A great year for our Journal

It has been a very exciting year for the MJA. First, our quality, impact, and ranking have risen thanks to the increasing excellence of the submissions we receive.8 The MJA now proudly ranks among the top 10% of general medical journals globally (16th of 160 journals; source: Journal Citation reports, Clarivate, 2019). Second, the MJA has secured the next annual meeting of the Asia Pacific Association of Medical Editors (APAME) for Australia, to be held in Manly on 10–12 September 2020. We invite authors, clinicians, peer reviewers, researchers, academics, medical students, PhD candidates, and aspiring editors from all health and science fields to participate in what will be an outstanding program; further details will be shared early in the new year. Third, the first online MJA flipbook is currently being tested by 500 subscribers; if successful, this innovation will greatly enhance the online reading experience for all MJA subscribers. Fourth, we continue to increase our national and international presence and relevance. For example, we have continued our successful partnership with the Lancet that commenced in 20189 with the 2019 follow‐up of the MJALancet Countdown on health and climate change in this issue (a print summary and the full report online).10 Fifth, we are working to broaden the dissemination of MJA content, and are proud that all our research articles are available without cost on the MJA website, as are all articles on Indigenous health. Sixth, we now offer our authors both Green and Gold Open Access options for publishing their articles. Finally, we are actively commissioning new content for 2020, as well as continuing to welcome author submissions from around the world: your ideas, suggestions, feedback, and articles are always welcome.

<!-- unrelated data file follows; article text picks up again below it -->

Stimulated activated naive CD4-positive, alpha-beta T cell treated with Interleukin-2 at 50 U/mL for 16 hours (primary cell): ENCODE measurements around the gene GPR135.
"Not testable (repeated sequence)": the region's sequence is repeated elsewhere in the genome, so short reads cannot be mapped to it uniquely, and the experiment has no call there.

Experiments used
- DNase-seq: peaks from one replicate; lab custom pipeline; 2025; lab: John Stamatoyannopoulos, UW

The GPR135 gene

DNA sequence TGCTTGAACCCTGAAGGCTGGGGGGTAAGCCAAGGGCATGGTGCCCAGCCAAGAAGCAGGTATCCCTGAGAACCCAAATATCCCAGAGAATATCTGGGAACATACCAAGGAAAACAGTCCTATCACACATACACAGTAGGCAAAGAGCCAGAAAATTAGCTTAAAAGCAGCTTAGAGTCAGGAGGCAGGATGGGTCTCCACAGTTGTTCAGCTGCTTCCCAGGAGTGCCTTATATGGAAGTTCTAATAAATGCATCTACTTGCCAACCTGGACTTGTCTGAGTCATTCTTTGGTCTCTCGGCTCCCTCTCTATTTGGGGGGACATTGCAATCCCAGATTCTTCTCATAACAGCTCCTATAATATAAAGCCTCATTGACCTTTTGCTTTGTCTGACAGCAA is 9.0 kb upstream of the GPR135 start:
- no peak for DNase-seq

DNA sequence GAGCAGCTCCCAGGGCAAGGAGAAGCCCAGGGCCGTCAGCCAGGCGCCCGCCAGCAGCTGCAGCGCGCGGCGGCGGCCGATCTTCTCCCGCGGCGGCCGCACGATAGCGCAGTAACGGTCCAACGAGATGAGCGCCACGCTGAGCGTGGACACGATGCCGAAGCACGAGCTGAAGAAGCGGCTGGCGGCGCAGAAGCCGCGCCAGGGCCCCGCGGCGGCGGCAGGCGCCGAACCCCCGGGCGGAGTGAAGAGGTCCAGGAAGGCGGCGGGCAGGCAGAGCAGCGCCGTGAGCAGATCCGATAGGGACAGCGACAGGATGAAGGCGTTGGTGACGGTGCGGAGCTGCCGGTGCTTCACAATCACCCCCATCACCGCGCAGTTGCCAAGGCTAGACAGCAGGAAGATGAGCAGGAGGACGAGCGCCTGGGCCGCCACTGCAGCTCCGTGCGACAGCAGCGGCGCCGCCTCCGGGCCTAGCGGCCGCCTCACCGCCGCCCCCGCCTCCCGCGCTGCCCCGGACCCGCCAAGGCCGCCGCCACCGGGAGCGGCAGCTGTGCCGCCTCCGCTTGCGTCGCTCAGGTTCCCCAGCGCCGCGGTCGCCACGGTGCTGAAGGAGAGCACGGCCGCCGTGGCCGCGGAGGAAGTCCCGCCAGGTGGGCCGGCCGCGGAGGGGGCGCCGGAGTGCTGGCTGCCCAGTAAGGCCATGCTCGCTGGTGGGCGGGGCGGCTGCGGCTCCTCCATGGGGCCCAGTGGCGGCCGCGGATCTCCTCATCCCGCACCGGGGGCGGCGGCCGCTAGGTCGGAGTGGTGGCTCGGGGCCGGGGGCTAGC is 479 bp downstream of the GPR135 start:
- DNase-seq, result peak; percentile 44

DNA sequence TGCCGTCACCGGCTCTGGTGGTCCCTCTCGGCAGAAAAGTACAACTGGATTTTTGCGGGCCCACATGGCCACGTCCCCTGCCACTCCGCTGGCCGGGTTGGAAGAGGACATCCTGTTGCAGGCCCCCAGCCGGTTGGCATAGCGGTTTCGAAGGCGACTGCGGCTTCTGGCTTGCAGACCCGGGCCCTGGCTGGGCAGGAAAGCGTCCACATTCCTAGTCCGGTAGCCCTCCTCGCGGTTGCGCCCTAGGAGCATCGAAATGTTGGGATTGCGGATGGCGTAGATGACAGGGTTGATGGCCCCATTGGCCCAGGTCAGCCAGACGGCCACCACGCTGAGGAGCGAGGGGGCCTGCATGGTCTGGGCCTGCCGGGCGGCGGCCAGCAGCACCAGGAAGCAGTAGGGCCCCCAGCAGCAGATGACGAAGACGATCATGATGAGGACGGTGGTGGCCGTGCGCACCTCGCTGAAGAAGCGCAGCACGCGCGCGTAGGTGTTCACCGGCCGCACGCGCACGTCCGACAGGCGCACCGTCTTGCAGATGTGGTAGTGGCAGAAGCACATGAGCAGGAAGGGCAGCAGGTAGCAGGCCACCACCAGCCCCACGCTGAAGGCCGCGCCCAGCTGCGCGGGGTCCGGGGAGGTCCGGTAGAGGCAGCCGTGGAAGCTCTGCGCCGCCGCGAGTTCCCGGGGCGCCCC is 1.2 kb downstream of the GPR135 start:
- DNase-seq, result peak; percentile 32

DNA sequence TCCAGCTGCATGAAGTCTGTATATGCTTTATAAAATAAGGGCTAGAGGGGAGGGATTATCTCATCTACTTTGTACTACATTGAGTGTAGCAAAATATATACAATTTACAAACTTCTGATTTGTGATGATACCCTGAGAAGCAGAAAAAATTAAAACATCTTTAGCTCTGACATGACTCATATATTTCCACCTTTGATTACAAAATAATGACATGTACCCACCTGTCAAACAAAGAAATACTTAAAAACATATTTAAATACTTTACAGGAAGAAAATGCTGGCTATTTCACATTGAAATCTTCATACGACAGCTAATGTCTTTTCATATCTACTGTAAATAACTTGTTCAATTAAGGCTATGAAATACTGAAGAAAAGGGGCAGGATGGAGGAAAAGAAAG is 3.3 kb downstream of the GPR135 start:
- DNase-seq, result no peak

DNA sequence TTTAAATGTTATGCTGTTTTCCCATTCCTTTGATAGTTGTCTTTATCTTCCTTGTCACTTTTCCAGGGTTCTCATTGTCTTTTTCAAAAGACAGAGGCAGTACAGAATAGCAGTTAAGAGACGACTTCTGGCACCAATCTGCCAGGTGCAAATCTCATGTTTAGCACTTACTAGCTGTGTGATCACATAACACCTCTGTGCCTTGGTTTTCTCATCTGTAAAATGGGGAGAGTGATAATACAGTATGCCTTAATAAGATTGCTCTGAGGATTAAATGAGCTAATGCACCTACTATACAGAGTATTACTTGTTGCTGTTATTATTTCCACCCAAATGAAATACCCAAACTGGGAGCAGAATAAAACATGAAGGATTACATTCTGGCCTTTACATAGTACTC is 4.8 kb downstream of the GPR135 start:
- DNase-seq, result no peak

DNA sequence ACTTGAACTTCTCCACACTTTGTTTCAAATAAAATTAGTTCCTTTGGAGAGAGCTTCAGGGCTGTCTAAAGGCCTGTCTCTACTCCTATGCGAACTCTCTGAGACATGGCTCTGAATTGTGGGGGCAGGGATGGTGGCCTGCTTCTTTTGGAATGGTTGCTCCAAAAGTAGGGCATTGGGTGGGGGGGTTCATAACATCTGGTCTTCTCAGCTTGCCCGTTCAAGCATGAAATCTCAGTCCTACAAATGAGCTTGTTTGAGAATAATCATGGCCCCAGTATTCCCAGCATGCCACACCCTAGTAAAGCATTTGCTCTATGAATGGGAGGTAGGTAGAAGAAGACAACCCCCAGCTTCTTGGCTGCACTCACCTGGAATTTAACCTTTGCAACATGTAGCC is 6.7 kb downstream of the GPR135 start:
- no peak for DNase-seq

MJA impact is on the rise